A Daylong Hike: Mentally refreshing, but no so physically

By Jim Danzenbaker and Ann Nightingale
 
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The Thorn-tailed Rayaditos were quite responsive to 'spishing,' reminding us of North American chickadees. (Photo by Ann Nightingale)

Jim's view: It was great to awaken this morning relatively refreshed and ready to visit Tierra del Fuego National Park, a crown jewel in this remote part of the world. After a quick breakfast, Rod and Marlene Plank, Ann and I found a taxi, which took us to the head of an 8-kilometer trail. It was a glorious hike through a southern beech forest, with numerous yellow and dog orchids interspersed among the common indigenous flora.

We started the hike with a single flyover Magellanic Woodpecker, which offered but a fleeting glimpse. The beech forest was filled with family groups of birds. These included, Black-chinned Siskins, Rufous-collared Sparrows, Patagonian Sierra Finches, White-crested Elaenias, Austral Thrushes and, my personal favorite, numerous and noisy Thorn-tailed Rayaditos. The weather was on our side—partly sunny to cloudy to downright gorgeous, layer reducing warmth. Quite often, the trail paralleled beautiful Lapataia Bay with South American Terns and Kelp Gulls overhead and Dark-bellied Cinclodes and our first Flightless Steamer-Ducks on shore. Wow, those steamer-ducks are big!

It didn't take long for me to realize that my daily 5.5 mile training hike on the even terrain around my home in Battle Ground, Washington wasn't enough. My legs tired sooner than expected with all the ups and downs of this uneven landscape. Hopefully, my muscles will get used to a stricter routine before the much more strenuous Falklands and South Georgia hikes. We ended our walk at the National Park visitors' center and restaurant where an empanada de pollo never tasted better. On the nearby Lapataia River, a flock of five stunning Black-necked Swans was a surprise—we usually don't see them on this trip. A lone Southern (Chiloe) Wigeon slept near a pair of Flying Steamer-Ducks and a single Speckled Teal fed nearby. This is a beautiful place, but we had things to do in Ushuaia, so we caught the bus back to town. After a brief shopping excursion and hike around the waterfront lake (where we saw Red Shovelers), we found a pizzeria. We enjoyed a ham, pineapple, and mushroom pizza and I sipped on a bottle of Beagle beer, which is produced in Ushuaia. Of course, ice cream provided the final exclamation point to the day.  

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Timid woodland creatures? NOT! This Southern Caracara was as curious about us and a nearby rabbit as we were about it. (Photo by Ann Nightingale)

Ann's view: One of the best things about the first day in a brand new location is that the number of "life" birds can easily outnumber those seen previously—thirty to four today! That probably won't happen again on the trip. While some species, like the Magellanic Woodpecker, provided only fleeting glimpses, many let me have decent looks and a few were downright sociable. The family groups of Austral Thrush (pretty much a robin) and Thorn-tailed Rayadito were especially fun to watch, particularly when the groups would mob us. My first pair of Upland Geese not only stayed put, they even struck great poses for me. Southern Caracaras acted as if we were just a minor curiosity and allowed us to approach quite closely. I managed to get passable photos of several lifers.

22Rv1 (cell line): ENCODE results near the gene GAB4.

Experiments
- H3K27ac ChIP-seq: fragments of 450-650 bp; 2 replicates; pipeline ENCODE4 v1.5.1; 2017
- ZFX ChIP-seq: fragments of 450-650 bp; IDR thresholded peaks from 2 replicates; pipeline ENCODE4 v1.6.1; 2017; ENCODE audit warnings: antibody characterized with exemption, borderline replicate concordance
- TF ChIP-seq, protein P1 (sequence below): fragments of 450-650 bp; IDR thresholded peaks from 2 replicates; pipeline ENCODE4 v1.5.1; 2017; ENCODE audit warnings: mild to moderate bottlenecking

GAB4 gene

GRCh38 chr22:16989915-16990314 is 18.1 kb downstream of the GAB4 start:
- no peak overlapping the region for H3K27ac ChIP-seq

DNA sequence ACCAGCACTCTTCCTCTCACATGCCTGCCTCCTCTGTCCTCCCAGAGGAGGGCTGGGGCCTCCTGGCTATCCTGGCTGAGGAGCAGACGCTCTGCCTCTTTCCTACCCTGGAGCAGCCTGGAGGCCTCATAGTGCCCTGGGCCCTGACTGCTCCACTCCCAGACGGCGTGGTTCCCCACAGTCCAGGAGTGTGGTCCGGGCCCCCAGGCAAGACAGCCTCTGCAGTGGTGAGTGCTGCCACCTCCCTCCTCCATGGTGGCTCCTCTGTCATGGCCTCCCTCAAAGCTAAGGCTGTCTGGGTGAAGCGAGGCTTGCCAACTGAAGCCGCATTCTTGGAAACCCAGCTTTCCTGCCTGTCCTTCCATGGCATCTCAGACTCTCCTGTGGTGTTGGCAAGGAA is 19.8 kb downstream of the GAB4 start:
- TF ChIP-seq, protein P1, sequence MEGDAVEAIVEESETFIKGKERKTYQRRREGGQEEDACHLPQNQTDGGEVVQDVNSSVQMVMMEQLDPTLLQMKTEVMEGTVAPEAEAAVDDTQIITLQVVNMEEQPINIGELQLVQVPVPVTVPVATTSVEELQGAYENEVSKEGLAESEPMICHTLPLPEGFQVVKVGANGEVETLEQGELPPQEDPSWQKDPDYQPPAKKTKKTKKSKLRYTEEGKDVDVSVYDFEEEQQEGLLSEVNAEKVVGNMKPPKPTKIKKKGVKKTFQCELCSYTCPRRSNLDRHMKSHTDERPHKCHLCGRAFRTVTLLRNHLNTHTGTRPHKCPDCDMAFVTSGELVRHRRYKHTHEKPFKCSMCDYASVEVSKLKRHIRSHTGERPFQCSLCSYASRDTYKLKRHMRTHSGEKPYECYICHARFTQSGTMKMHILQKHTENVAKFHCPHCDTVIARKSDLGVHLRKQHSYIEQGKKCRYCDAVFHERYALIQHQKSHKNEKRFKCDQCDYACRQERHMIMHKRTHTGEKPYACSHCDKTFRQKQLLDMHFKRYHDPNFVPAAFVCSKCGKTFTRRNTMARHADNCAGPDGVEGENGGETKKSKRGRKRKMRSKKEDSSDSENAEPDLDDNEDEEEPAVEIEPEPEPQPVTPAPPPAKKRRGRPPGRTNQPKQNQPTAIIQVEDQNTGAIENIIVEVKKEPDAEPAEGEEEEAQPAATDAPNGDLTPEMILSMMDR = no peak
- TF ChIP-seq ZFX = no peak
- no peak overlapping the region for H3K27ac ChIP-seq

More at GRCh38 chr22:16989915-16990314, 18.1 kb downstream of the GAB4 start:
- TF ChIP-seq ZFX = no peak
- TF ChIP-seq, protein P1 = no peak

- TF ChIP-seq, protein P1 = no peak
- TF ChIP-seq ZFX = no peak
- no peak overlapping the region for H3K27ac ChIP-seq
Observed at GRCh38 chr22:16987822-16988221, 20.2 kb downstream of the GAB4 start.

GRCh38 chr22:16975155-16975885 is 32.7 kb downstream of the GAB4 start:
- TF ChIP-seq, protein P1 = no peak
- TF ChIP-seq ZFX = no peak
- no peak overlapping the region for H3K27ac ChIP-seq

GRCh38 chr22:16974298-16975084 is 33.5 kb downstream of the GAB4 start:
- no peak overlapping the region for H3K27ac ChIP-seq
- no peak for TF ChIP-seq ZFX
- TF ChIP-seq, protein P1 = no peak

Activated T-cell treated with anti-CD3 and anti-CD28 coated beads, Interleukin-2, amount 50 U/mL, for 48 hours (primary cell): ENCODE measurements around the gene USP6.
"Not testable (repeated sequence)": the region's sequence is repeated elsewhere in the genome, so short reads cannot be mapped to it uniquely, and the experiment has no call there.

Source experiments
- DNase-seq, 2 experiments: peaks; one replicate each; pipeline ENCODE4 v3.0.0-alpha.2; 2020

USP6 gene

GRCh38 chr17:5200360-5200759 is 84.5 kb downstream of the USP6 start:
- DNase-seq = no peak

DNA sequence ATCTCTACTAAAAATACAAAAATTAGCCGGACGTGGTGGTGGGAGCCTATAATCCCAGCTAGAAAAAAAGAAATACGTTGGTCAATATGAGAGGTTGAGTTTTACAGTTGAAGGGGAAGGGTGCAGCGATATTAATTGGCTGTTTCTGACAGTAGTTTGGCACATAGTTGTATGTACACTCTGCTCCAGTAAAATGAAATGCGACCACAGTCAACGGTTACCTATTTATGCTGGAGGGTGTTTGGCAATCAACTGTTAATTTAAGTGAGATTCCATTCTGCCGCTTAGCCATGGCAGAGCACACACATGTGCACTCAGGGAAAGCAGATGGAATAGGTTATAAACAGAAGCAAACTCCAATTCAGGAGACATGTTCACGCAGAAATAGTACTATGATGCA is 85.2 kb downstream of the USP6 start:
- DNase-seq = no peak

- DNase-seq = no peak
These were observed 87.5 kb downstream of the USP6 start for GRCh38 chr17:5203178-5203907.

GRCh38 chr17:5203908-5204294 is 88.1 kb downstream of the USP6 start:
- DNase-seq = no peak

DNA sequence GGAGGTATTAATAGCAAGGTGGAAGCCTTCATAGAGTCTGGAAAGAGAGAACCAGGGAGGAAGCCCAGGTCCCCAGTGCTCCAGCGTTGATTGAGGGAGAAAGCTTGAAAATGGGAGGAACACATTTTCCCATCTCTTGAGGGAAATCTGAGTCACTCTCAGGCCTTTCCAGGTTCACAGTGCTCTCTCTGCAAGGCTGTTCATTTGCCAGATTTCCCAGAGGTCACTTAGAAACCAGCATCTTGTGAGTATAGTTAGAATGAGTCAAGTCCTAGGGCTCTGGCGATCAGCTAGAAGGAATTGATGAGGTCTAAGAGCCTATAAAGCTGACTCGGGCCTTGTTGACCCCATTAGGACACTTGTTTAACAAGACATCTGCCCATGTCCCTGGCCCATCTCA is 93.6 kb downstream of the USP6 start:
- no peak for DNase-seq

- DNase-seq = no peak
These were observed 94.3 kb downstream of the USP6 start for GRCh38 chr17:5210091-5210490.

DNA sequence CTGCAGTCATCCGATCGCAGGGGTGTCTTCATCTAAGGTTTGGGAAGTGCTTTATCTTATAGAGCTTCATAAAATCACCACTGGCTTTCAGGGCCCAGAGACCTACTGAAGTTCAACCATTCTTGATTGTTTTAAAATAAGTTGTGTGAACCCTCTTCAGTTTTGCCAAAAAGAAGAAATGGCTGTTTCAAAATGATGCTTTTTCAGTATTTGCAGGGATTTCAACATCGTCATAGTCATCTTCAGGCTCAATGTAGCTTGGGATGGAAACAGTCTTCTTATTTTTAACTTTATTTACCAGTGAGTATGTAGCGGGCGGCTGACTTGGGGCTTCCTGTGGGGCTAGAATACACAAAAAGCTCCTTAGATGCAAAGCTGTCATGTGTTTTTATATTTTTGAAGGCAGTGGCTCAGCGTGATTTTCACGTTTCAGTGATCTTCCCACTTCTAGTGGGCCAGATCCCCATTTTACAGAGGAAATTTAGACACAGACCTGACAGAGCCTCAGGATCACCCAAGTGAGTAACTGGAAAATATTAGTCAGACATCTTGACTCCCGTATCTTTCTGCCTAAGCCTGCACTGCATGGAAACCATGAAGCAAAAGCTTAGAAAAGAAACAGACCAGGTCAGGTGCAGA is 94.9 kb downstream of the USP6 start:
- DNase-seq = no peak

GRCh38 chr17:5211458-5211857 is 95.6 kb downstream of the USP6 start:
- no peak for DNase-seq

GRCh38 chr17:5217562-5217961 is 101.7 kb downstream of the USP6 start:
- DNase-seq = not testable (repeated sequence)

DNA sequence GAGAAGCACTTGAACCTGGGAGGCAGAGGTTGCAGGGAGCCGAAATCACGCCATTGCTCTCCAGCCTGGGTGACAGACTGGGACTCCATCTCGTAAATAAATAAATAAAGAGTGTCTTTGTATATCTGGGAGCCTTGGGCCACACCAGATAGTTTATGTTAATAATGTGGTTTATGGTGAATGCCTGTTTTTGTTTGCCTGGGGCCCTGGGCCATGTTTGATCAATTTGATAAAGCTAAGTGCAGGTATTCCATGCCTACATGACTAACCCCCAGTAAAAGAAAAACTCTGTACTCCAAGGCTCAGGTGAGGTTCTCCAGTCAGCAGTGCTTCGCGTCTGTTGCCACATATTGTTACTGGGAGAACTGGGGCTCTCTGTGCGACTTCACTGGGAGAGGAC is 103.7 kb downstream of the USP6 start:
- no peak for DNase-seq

It occurred to me as we hiked the trail that despite my reliance on "by ear" birding at home, I hadn't spent any time learning the calls of the birds of southern Argentina. I'd perused a field guide (Birds of Chile by Alvaro Jamarillo) a few times, but just as at home, knowledge of the songs and call notes gave us a decided advantage in the southern forests. Thank goodness I was the only rookie on this walk! I was surprised to hear House Wrens singing in the park today. Other "home" birds, by the way, were Turkey Vulture and the ubiquitous House Sparrow and Rock Dove. Tomorrow, we head to a sheep ranch, but our attentions will be on more than just the sheep-related events. Andean Condors are high on the wish list!

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Although Upland Geese were common, we were taken by the white plumage of this male, which is quite striking in contrast to the more cryptic brown coloration of the female. (Photo by Jim Danzenbaker)


As for the wild goose, I am the first to admit that I am not a seasoned traveler. One thing that I do very well, though, is procrastinate, so it's no surprise that I was working on a number of projects while flying to Ushuaia. Shortly after my arrival in Dallas, I realized that the USB drive I had been using was not in my bag. It was...OMG! still on the plane, in the seat pocket! In a problem-solving dervish, I found out that the plane that had brought me from Seattle to Dallas was on its way to San Francisco. This could have been terrible news, except that I have a wonderful sister and brother-in-law in San Francisco who were quickly conscripted to meet the plane and plead with American Airlines staff to retrieve my wayward drive. They came to my rescue and the staff were very helpful. Just one small problem. The drive wasn't there. Grateful for everyone's help, but deflated at the loss of several hours of work, I emptied out all of my carry-on luggage, pocket by pocket. As the last pocket emptied, you'll never guess what I found.

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So glad you found your USB drive! So fun to read about your adventures.

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